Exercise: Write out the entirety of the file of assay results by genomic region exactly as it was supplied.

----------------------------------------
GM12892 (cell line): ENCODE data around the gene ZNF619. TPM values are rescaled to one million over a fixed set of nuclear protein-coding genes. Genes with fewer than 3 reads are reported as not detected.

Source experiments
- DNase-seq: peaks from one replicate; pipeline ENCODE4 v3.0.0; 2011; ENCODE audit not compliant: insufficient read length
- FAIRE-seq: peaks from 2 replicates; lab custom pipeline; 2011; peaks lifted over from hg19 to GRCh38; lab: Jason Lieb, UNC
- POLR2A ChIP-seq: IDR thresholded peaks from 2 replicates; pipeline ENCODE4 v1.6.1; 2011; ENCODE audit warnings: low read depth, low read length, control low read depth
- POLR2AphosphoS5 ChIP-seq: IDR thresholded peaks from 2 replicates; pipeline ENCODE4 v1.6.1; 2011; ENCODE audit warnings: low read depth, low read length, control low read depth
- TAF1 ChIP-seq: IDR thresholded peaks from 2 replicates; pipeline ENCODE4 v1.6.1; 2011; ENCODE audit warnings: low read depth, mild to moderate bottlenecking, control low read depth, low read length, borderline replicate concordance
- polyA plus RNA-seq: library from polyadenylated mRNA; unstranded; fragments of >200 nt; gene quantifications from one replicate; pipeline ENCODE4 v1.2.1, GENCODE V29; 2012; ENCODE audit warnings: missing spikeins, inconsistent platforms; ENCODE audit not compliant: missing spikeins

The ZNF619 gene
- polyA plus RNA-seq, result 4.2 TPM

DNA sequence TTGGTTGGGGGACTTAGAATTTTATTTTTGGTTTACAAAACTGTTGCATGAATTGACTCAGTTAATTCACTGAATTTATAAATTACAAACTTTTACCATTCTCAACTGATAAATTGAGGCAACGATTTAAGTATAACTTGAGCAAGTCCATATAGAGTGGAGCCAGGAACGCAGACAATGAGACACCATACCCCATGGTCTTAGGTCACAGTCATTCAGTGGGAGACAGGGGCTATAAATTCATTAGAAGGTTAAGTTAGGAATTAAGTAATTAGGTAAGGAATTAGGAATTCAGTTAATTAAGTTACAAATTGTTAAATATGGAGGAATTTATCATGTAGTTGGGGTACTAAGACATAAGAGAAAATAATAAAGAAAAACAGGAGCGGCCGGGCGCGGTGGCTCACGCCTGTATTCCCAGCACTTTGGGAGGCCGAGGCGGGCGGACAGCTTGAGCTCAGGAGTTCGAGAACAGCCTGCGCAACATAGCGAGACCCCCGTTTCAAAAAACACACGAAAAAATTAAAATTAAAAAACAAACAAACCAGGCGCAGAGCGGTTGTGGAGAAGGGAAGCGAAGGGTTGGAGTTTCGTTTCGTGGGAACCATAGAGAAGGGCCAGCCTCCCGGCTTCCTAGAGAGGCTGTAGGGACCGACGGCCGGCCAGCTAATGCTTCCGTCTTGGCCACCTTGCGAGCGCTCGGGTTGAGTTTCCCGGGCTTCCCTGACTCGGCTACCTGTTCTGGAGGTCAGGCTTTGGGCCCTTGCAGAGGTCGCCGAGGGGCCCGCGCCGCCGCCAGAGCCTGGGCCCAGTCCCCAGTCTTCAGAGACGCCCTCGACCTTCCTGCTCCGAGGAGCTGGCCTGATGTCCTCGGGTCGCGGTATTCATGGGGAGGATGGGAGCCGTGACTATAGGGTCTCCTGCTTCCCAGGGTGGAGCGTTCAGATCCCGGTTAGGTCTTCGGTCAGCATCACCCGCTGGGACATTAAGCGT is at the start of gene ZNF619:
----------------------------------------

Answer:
GM12892 (cell line): ENCODE data around the gene ZNF619. TPM values are rescaled to one million over a fixed set of nuclear protein-coding genes. Genes with fewer than 3 reads are reported as not detected.

Source experiments
- DNase-seq: peaks from one replicate; pipeline ENCODE4 v3.0.0; 2011; ENCODE audit not compliant: insufficient read length
- FAIRE-seq: peaks from 2 replicates; lab custom pipeline; 2011; peaks lifted over from hg19 to GRCh38; lab: Jason Lieb, UNC
- POLR2A ChIP-seq: IDR thresholded peaks from 2 replicates; pipeline ENCODE4 v1.6.1; 2011; ENCODE audit warnings: low read depth, low read length, control low read depth
- POLR2AphosphoS5 ChIP-seq: IDR thresholded peaks from 2 replicates; pipeline ENCODE4 v1.6.1; 2011; ENCODE audit warnings: low read depth, low read length, control low read depth
- TAF1 ChIP-seq: IDR thresholded peaks from 2 replicates; pipeline ENCODE4 v1.6.1; 2011; ENCODE audit warnings: low read depth, mild to moderate bottlenecking, control low read depth, low read length, borderline replicate concordance
- polyA plus RNA-seq: library from polyadenylated mRNA; unstranded; fragments of >200 nt; gene quantifications from one replicate; pipeline ENCODE4 v1.2.1, GENCODE V29; 2012; ENCODE audit warnings: missing spikeins, inconsistent platforms; ENCODE audit not compliant: missing spikeins

The ZNF619 gene
- polyA plus RNA-seq, result 4.2 TPM

DNA sequence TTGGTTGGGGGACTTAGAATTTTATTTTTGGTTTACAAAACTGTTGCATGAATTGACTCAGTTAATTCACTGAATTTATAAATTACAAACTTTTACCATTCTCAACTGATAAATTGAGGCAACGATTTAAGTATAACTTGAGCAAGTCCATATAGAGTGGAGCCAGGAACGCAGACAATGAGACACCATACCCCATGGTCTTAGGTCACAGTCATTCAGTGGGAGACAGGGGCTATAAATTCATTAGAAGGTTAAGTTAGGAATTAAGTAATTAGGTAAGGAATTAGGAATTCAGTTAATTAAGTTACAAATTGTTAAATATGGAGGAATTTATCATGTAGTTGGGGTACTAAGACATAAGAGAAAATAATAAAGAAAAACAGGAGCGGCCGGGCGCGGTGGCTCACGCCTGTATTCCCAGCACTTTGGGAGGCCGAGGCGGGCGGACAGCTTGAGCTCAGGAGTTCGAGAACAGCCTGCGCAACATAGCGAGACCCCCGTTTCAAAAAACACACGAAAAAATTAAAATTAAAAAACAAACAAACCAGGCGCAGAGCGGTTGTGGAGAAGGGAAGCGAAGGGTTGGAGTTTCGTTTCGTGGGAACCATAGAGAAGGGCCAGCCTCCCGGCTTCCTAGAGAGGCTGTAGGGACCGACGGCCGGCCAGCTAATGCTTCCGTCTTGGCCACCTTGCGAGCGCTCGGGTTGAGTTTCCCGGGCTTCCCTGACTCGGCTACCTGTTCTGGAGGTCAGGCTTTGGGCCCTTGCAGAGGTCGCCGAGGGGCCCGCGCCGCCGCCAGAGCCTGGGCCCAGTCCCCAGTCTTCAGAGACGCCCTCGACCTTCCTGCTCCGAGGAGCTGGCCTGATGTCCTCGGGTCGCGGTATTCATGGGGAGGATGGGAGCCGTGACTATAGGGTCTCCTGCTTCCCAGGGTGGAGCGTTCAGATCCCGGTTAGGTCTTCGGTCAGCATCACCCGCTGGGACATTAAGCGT is at the start of gene ZNF619: